Digital health apps have seen an explosion in use in the past few years, as changing circumstances, evolving tastes, and a global pandemic make remote healthcare options more palatable. Mobile health apps offer new opportunities for patient care and monitoring, and help reduce the necessity of in-person visits. 

Historically, medical devices have always been defined as physical tools. Stethoscopes and scalpels, needles and forceps… these objects make sense as medical devices as they make a physical impact on a patient. But personal health apps are purely software, lines of code and programming. This makes them incredibly flexible and available to a wide number of people, as they can potentially be used by anyone who owns a smartphone or needs access to that via a medical computer (for example, a primary care provider).

In today’s article, we’ll examine the rise of software as medical devices, their common applications, and some of the challenges they face going forward. 

Defining Software as Medical Devices

According to the International Medical Device Regulators Forum, software as medical devices (SaMD) is “software intended to be used for one or more medical purposes that performs these purposes without being part of a hardware medical device.” In other words, a SaMD program could function as a medical device even if it is installed on a standard consumer product, such as a smartphone. 

Also referred to as “stand-alone software” or “companion apps,” SaMD are frequently used for patient monitoring, capturing data like heart rate, blood pressure, and physical activity through connected devices. These mobile health apps can also be installed on medical devices to offer additional capabilities and services. 

Common Applications for Mobile Health Apps

  • Remote Monitoring: After surgery or treatment, patients are typically kept in the hospital ward so that healthcare providers can monitor their condition. Sending patients home earlier frees up hospital beds and reduces time in the ward, but providers still need a way to ensure the safety of their patients. Through a mobile health app, they can monitor their patient’s vital signs and receive alerts if there have been any complications. 
  • Telemedicine: Prior to COVID-19, telemedicine was already growing popular. However, the pandemic led to an explosion in its usage. Remote communication between providers and patients spares the latter a trip to the hospital or clinic. This is especially helpful for people living in remote or rural areas. It is also a boon to patients suffering from mobility issues or have limited transportation options. 
  • Personal fitness and health: Perhaps the most common use for mobile health apps is in helping with personal fitness and health goals. Consumers can use apps on their smartphones to track how many steps they take in a day, how many calories they eat, how long they take to run a mile, and other parameters. Because these apps do not handle personal health data like others, they are typically subject to less regulation.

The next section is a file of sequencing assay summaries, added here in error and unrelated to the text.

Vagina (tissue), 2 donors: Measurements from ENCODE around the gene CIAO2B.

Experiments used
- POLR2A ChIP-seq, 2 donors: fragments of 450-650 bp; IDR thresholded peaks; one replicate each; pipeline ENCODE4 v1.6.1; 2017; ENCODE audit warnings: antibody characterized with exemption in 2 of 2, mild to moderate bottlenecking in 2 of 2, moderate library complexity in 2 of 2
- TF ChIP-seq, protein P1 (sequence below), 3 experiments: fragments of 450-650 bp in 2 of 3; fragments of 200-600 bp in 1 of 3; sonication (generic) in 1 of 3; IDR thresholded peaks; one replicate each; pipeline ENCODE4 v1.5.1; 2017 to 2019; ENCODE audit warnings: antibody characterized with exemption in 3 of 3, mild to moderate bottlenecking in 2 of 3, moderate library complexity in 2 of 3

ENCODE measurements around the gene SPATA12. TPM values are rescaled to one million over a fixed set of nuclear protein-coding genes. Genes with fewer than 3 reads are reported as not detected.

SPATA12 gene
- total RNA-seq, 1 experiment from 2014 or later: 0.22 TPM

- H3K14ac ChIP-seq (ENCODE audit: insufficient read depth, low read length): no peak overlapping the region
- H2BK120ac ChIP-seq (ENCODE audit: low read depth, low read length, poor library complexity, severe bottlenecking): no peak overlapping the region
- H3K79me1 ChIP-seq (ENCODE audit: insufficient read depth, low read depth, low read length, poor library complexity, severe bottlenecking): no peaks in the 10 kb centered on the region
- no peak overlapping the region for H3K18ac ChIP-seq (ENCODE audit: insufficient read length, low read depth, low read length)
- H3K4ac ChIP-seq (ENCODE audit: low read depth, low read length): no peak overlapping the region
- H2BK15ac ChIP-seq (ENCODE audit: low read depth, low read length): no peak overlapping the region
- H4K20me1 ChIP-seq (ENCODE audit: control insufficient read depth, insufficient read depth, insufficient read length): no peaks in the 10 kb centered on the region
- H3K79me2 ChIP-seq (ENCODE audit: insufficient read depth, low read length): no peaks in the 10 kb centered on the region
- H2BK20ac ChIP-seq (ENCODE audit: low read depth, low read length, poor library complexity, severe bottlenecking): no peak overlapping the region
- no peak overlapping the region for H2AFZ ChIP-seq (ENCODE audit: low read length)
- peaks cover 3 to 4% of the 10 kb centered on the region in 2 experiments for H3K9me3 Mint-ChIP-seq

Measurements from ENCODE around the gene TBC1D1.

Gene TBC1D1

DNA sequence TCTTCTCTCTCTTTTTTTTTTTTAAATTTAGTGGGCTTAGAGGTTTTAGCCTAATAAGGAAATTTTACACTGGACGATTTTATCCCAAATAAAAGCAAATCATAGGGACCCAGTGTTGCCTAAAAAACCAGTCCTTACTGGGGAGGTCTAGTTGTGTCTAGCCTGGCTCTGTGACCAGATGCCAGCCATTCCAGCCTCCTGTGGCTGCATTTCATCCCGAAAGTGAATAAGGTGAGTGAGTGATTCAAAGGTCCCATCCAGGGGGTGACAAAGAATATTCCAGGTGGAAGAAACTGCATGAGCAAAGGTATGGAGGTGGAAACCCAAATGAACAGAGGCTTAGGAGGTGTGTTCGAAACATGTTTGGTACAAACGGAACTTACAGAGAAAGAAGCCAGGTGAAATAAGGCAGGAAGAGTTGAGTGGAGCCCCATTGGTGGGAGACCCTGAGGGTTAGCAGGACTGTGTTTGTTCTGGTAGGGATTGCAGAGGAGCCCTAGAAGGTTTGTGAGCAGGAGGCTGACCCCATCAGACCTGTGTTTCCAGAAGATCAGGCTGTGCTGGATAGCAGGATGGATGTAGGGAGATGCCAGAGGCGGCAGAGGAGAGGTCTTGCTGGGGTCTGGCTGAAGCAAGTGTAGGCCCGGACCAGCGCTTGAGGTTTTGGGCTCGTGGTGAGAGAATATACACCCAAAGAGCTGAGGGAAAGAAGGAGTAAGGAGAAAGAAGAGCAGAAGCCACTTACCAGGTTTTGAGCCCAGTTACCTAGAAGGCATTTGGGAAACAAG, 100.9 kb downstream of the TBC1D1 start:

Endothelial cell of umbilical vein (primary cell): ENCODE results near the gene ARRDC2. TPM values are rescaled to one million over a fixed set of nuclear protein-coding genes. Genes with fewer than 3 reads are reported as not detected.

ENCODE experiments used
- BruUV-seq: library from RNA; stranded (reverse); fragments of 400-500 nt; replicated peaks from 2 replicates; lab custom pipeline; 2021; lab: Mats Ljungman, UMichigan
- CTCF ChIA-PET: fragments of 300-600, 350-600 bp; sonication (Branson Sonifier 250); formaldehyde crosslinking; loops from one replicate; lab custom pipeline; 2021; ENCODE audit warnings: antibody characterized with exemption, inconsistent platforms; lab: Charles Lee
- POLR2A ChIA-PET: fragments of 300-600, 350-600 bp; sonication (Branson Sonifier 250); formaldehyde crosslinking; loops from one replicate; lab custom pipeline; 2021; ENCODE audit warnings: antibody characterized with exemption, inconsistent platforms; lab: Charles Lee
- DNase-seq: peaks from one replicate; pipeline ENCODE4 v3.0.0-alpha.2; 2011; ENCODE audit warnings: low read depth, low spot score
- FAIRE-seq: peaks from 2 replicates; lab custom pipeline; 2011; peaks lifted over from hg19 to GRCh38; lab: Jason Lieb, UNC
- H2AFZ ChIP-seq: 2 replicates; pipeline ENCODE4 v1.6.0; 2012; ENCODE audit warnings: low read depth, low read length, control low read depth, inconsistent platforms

Implementation of AI in SaMD

Artificial intelligence is seeing increasing usage in the field of healthcare, and mobile health apps are no different. These apps are already collecting data for analysis by providers, so implementing data-powered AI is a natural fit. 

AI is primarily used for predictive analytics, as these algorithms can process large amounts of data to provide insights for both patients and doctors. For instance, an AI can look at a patient’s health records, medical history, and current condition as recorded by their mobile health app to predict if they will get better or worse in the future. 

Healthcare providers can also use AI for decision making by processing the enormous quantities of data that come from biomarkers during a patient’s remote monitoring. By being better informed as to their patient’s condition, they can make better decisions for the treatment of their patient. 

Growth and Regulation of SaMD

Both the European Union’s MDR and the United States’ FDA regulate the patient’s condition and the corresponding level of treatment or devices permitted. Mobile health apps fall under the FDA’s Class II category, as devices that pose a moderate risk to the patient if misused. According to GlobalData’s approval forecast, 70 new Class II mobile health apps are expected to be approved in 2023 alone. This accompanies GlobalData’s prediction that by 2030, the medical apps market will reach $12.1 billion by 2030

With such a massive potential for growth, it only makes sense that regulators are paying close attention to the sector. The introduction of AI in healthcare has only further highlighted the need for stronger guidelines concerning the use of clinical decision support software, not just for mobile apps, but all of the healthcare industry. 

Privacy is another concern. The question of whether mobile health apps are regulated by HIPAA are such a pressing concern that the FTC recently issued an interactive tool to help app developers determine if their app was subject to the law. 

Closing Thoughts

The adoption of software as medical devices and mobile health apps promises to reap benefits for both patients and healthcare providers. However, these advanced software programs will need equally-capable pieces of hardware to run on. While standard consumer devices can possibly fulfill this role, the ideal choice is a medical-grade tablet that providers can issue to their patients and securely transmit data back and forth over. 

If you’re looking for a trusted medical-grade tablet manufacturer, turn to the experts at Cybernet Manufacturing. Contact our team today – we’re more than happy to explain the advantages of our expertly-designed products and how they can support a variety of mobile health apps. 

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